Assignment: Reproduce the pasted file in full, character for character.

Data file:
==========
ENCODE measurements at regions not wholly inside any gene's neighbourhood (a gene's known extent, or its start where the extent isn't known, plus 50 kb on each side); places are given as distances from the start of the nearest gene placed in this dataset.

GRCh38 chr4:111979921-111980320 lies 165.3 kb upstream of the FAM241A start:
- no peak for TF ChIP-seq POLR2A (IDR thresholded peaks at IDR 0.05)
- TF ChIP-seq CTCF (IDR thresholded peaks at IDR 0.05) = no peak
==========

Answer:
ENCODE measurements at regions not wholly inside any gene's neighbourhood (a gene's known extent, or its start where the extent isn't known, plus 50 kb on each side); places are given as distances from the start of the nearest gene placed in this dataset.

GRCh38 chr4:111979921-111980320 lies 165.3 kb upstream of the FAM241A start:
- no peak for TF ChIP-seq POLR2A (IDR thresholded peaks at IDR 0.05)
- TF ChIP-seq CTCF (IDR thresholded peaks at IDR 0.05) = no peak